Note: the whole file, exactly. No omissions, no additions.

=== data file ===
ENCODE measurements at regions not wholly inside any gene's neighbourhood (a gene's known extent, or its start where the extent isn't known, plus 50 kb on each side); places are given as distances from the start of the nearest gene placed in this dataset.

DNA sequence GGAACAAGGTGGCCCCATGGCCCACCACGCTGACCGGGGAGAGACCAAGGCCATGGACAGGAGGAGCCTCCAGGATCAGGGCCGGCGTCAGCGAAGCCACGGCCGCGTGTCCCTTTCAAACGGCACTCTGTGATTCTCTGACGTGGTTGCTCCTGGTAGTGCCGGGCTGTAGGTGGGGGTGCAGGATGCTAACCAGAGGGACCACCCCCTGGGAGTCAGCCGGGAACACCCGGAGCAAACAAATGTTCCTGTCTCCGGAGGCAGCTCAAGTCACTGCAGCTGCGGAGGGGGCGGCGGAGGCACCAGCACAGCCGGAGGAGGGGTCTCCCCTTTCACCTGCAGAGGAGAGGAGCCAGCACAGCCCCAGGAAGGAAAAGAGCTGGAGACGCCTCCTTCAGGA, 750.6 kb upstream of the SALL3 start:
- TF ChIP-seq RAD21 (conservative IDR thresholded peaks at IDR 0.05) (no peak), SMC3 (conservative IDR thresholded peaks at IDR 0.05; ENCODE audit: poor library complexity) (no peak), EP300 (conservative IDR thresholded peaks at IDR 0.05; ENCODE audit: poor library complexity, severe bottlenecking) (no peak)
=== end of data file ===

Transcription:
ENCODE measurements at regions not wholly inside any gene's neighbourhood (a gene's known extent, or its start where the extent isn't known, plus 50 kb on each side); places are given as distances from the start of the nearest gene placed in this dataset.

DNA sequence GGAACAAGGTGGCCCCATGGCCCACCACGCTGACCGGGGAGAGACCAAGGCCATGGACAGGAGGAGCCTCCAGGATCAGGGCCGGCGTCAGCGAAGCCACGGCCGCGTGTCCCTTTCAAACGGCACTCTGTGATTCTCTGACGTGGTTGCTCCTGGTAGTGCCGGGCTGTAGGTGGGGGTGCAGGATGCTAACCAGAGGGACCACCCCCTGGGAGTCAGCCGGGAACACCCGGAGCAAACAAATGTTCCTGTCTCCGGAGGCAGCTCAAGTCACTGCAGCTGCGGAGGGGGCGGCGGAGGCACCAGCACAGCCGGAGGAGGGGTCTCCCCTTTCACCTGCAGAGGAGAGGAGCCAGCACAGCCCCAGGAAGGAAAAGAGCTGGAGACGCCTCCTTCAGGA, 750.6 kb upstream of the SALL3 start:
- TF ChIP-seq RAD21 (conservative IDR thresholded peaks at IDR 0.05) (no peak), SMC3 (conservative IDR thresholded peaks at IDR 0.05; ENCODE audit: poor library complexity) (no peak), EP300 (conservative IDR thresholded peaks at IDR 0.05; ENCODE audit: poor library complexity, severe bottlenecking) (no peak)